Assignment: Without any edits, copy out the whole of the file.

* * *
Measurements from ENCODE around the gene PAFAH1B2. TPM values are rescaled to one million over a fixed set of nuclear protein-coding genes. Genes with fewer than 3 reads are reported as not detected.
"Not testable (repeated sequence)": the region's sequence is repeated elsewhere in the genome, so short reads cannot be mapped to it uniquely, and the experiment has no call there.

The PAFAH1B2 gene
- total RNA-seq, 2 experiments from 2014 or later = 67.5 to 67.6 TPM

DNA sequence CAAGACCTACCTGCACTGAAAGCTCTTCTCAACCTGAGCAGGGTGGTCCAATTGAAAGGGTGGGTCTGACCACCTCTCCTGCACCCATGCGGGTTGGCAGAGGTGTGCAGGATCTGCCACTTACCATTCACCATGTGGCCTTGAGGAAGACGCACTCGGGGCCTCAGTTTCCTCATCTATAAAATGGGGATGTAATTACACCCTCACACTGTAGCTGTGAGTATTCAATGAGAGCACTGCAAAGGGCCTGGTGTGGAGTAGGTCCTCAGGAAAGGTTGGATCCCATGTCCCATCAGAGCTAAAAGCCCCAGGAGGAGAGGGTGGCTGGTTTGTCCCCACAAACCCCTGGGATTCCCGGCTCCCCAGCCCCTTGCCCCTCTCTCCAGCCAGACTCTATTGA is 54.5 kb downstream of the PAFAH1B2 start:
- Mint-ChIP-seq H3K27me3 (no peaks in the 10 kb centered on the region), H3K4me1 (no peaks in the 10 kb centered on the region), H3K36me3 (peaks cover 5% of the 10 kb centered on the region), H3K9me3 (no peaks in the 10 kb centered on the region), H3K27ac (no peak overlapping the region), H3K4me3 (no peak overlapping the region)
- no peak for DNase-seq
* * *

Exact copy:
Measurements from ENCODE around the gene PAFAH1B2. TPM values are rescaled to one million over a fixed set of nuclear protein-coding genes. Genes with fewer than 3 reads are reported as not detected.
"Not testable (repeated sequence)": the region's sequence is repeated elsewhere in the genome, so short reads cannot be mapped to it uniquely, and the experiment has no call there.

The PAFAH1B2 gene
- total RNA-seq, 2 experiments from 2014 or later = 67.5 to 67.6 TPM

DNA sequence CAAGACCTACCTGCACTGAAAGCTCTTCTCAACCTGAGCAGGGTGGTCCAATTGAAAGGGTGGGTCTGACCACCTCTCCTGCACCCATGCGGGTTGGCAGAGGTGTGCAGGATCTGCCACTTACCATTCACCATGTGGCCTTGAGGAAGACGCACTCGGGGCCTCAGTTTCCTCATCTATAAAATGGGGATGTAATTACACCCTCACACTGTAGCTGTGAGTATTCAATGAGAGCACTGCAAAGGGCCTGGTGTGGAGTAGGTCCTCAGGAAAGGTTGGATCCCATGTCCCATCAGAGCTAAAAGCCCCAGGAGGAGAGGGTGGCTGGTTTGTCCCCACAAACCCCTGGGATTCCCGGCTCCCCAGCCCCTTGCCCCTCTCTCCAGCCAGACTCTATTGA is 54.5 kb downstream of the PAFAH1B2 start:
- Mint-ChIP-seq H3K27me3 (no peaks in the 10 kb centered on the region), H3K4me1 (no peaks in the 10 kb centered on the region), H3K36me3 (peaks cover 5% of the 10 kb centered on the region), H3K9me3 (no peaks in the 10 kb centered on the region), H3K27ac (no peak overlapping the region), H3K4me3 (no peak overlapping the region)
- no peak for DNase-seq